Writers of Pro Football Prospectus 2008

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» The Week In Quotes: August 29, 2014

This week: Josh Shaw lies, Steve Smith intimidates, Le'Veon Bell relaxes, Matt Simms dances, and Clint Trickett kisses and tells.

25 Nov 2009

Scramble for the Ball: Coaching Carousel

by Mike Kurtz and Tom Gower

Shannyball?

Mike: We got an e-mail last week that wasn't really fantasy football related, but nonetheless interesting. Since last week's installment was, as the golfer said, freagan' 'uuge!, It's definitely worth our (and your) discussion:

mrapollinax: Not really start-sit related, but definitely a football geek-related question: Out of the big name coaching free agents, which one do you think can pull off a Bill Walsh and at which franchise?

Tom: Bill Cowher apparently turned down an opportunity to interview for the Bills job.

Mike: My initial thought is that Mike Shanahan would be the only one that could because he's the only one that could reasonably expect GM power.

Tom: Mike Holmgren?

Mike: Perhaps, but I don't think anyone would actually give it to him.

Tom: I think he expects GM-type authority. Eric Mangini has a job. Norv was hired to run a team that went 14-2 and needed to get over a playoff hump. Matt Millen lasted eleventy-billion years. Never underestimate what an NFL owner can do.

Mike: I actually like Mangini in Cleveland. The Browns are a train wreck, and it's mostly not his fault.

Tom: Sure, the problems with the Browns aren't all coaching-related, but this team did go 10-6 two seasons ago.

Mike: Right, I'm not sure how, but they did. It's so surreal, like some kind of fantasy created in the head of a 1970s Cleveland Plain Dealer writer who had spent too much time staring at fancy stemware.

Tom: Anyway, I'd agree with Doug's comment that Holmgren may not deserve GM powers.

Mike: I'm not sure any of these guys really do, which leaves you in an interesting situation, because there are good coaches, but to turn things around you need personnel skills. It's the reason I have such mixed feelings about Cowher. I think he was an excellent coach, don't get me wrong, but he was just a coach.

Tom: I wonder how much he's part of the Fisher school; all you need to win is to run the ball a lot and play physical defense.

Mike: And how much of that is the coach, and how much is the front office.

Tom: Or Dick LeBeau.

Mike: LeBeau is a huge asset, yes, but even in the hellish, Bubby Brister-filled dystopia of the '80s, the Steelers still only had three losing seasons. That's a a pretty long chain of success, going back to the Steelers of the early- to mid-'70s leading the franchise out of the desert. I'm not sure how much success I can ascribe to any of the three Steelers coaches, or any coach for that matter, separate from a quality front office.

Tom: Nonsense. Like the quarterback, the head coach is always solely responsible for all wins and losses.

Mike: Shanahan is intriguing. He has his systems, which he has shown can work, and he's even pretty adaptable. I think he's the closest to the "complete package" that you need if you want to drive your turnaround with a coach.

Tom: I'm not sure how much I trust Shanahan. He apparently got fired because he didn't want to fire Bob Slowik, who only presided over one of the worst defenses in DVOA history. Bowlen fell in love with him or something, and Shanny kept getting him to fire defensive coordinators and general managers instead.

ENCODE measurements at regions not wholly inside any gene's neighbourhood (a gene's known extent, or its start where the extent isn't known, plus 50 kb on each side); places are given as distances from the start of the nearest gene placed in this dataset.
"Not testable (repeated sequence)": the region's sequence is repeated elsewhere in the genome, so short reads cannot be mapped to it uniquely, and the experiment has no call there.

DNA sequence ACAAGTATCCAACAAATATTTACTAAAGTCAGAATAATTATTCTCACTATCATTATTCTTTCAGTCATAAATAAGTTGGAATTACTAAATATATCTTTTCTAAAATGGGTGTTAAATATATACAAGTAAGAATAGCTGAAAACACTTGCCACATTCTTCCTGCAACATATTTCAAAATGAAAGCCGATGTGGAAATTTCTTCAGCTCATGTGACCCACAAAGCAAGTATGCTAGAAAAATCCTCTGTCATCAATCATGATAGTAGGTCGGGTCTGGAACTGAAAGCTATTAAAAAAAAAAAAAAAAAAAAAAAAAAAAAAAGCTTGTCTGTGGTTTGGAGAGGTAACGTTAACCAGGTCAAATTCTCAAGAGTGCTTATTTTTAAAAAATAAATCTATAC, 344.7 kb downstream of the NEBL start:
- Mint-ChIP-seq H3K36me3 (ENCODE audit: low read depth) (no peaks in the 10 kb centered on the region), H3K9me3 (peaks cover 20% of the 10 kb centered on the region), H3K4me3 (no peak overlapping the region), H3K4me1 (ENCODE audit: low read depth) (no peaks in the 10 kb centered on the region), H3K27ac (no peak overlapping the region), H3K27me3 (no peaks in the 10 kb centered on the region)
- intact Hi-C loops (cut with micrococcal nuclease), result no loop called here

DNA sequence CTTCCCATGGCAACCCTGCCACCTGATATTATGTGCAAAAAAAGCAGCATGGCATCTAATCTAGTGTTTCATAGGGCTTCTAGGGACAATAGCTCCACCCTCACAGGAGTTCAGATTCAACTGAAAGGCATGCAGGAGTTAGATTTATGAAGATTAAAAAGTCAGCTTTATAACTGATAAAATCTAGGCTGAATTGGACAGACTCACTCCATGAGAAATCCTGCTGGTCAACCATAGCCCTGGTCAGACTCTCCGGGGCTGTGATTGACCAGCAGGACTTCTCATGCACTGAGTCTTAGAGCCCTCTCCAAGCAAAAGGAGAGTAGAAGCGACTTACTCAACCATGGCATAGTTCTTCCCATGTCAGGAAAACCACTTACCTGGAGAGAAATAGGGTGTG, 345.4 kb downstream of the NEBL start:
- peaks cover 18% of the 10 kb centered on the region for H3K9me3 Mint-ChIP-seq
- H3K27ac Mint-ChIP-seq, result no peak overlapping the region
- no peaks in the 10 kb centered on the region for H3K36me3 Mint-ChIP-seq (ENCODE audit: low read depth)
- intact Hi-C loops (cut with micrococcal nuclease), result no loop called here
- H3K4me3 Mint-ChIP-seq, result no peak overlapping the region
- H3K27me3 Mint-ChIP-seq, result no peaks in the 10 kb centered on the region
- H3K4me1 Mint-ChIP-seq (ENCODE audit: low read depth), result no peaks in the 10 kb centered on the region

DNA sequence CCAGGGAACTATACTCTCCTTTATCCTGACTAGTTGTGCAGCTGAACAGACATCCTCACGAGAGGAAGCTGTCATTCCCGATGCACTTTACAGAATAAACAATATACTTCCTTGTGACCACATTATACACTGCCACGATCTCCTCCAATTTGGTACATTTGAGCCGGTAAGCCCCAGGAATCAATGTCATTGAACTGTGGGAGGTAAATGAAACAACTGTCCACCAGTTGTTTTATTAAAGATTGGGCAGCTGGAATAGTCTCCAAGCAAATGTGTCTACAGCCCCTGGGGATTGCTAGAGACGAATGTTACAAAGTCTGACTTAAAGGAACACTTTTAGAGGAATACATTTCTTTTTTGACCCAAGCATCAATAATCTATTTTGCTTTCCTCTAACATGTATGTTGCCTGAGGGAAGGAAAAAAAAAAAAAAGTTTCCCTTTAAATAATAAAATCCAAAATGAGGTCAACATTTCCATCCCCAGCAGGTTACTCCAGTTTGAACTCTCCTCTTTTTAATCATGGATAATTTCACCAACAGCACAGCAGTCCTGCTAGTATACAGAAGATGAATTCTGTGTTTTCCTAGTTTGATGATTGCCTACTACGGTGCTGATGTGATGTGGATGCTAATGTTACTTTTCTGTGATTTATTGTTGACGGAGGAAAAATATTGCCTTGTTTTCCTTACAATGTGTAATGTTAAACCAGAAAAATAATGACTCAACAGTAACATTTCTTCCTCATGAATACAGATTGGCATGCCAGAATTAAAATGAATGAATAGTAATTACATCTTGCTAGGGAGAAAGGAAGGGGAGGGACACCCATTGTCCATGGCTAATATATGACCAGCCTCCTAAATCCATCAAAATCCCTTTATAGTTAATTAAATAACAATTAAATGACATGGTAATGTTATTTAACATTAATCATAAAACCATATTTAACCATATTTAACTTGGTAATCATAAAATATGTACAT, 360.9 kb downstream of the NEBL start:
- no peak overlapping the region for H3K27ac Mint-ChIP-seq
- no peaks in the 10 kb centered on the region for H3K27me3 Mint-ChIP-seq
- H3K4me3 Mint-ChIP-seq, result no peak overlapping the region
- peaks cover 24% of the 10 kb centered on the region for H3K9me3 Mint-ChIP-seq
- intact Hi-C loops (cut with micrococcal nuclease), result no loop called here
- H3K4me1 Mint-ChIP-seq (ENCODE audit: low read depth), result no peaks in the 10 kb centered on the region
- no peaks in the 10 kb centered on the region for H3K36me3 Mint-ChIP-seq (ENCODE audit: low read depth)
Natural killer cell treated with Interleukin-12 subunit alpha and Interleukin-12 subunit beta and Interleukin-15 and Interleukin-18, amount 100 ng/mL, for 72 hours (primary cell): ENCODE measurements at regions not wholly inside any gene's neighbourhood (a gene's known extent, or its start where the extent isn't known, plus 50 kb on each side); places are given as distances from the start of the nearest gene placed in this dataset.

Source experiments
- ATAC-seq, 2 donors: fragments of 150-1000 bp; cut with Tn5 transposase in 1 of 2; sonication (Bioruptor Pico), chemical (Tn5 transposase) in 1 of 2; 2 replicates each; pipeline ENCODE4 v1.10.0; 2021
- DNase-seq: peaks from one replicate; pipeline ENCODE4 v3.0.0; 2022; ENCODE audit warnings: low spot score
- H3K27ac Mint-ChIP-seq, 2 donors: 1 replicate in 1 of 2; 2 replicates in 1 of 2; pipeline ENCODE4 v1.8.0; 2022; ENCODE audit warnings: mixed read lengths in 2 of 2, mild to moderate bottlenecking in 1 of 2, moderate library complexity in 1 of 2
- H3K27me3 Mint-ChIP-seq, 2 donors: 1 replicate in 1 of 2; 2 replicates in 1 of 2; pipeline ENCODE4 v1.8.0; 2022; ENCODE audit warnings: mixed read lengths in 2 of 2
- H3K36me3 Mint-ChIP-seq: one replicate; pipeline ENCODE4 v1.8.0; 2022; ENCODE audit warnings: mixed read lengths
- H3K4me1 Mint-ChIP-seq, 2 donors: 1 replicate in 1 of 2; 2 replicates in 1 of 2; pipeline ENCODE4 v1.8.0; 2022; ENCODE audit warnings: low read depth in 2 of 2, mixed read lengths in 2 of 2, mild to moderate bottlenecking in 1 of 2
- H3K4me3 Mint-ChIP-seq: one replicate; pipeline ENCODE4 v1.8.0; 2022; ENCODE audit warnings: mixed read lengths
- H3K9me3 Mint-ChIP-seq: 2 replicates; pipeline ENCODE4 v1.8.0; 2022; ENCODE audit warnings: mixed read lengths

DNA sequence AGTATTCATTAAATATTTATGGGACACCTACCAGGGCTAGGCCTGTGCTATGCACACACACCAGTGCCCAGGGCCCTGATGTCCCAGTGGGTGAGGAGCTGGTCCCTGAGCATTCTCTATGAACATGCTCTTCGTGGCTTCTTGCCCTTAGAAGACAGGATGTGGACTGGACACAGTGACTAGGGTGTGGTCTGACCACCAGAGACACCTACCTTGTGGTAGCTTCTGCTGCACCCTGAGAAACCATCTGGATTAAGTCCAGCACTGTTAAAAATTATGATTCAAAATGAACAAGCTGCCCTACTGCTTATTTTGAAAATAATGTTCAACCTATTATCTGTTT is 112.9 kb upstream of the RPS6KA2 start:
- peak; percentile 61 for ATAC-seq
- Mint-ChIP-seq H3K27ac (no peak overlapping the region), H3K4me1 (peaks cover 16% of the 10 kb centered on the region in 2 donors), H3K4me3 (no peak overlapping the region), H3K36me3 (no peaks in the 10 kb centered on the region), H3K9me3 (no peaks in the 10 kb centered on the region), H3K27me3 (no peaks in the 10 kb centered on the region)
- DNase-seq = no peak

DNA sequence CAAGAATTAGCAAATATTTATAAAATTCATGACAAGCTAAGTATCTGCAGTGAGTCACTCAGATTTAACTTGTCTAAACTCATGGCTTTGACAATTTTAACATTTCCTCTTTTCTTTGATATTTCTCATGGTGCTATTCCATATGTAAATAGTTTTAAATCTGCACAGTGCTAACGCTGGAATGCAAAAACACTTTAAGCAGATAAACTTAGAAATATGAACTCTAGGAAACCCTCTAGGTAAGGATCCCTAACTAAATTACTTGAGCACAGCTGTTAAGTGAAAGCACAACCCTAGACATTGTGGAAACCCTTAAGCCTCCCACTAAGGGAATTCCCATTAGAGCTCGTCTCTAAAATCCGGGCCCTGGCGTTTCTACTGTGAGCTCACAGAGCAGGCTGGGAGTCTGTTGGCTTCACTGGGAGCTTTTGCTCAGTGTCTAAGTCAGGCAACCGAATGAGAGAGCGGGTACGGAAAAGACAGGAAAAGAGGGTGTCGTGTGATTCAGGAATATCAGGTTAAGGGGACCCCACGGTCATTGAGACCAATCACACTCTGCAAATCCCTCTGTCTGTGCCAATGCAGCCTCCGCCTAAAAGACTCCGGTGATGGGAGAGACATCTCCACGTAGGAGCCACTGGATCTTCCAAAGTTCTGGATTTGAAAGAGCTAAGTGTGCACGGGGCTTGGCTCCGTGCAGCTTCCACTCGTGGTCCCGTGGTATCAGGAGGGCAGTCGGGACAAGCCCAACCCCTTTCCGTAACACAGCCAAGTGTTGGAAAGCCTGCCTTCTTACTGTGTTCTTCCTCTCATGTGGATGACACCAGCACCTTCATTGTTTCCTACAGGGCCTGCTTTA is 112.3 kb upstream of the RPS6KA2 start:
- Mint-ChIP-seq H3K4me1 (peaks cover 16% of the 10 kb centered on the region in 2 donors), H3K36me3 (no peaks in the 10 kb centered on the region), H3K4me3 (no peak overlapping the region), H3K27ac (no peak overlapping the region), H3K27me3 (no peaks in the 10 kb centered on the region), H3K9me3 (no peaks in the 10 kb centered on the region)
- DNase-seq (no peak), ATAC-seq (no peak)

Mike: That is true, a turnaround GM/coach needs to be really ruthless. You see a lot of bad teams sticking by bad players and coaches and schemes because doing otherwise would be admitting defeat and they are far too much of manly men to show that kind of weakness.

Tom: Mike Lombardi had an interesting criticism of Shanahan: that in a way he'd sort of been corrupted by coming up in the Walsh system. Because Bill Walsh was a superlative talent evaluator, he could do things that weren't organizationally sound but worked anyway. But when you try doing things without that singularly skilled talent, you need to have more of a defined and firm organizational philosophy and method of talent evaluation.

Mike: Sounds like an interesting pet theory, and it may very well be true. We've seen what happens when your skills don't work anymore, or if their product isn't as effective as it was in past environments.

Tom: Like Germany's inability to play the same balancing game after Bismarck got kicked out, yes. Though if you think Shanny's a talented evaluator of quarterback talent, maybe you can hire him for that, then fire him after a year.

Mike: I'm not sure Shanahan does that, though. The hallmark of his tenure, as far as offense goes, was one of sound game-planning, good system coaching, and interchangeability of most skill players. It helped that he had John Elway, sure, but there was a while where Denver was essentially an assembly line. On that note, I'm increasingly convinced that you can't "train up" a star quarterback, that in the NFL it's really a lottery. I can't think of a good example of a physically gifted but fundamentally unsound quarterback being trained into something great.

Tom: Derek Anderson.

Mike: ... What.

Tom: He was terrible at Oregon State.

Mike: He's terrible in the NFL!

Tom: He played better as a rookie than I thought he ever would in the NFL. And he made a Pro Bowl.

Mike: After a half-year honeymoon fueled by an uncannily-successful "unleash the dragon" offense and opponents' lack of tape.

Tom: Anyway. Maybe Holmgren is actually the quarterback guru, after Green Bay and Matt Hasselbeck.

Mike: Entirely possible. But again, there are serious doubts he'll get a shot at any GM-ing, which I have to imagine would impair that ability. In all likelihood he'd end up with someone he doesn't like.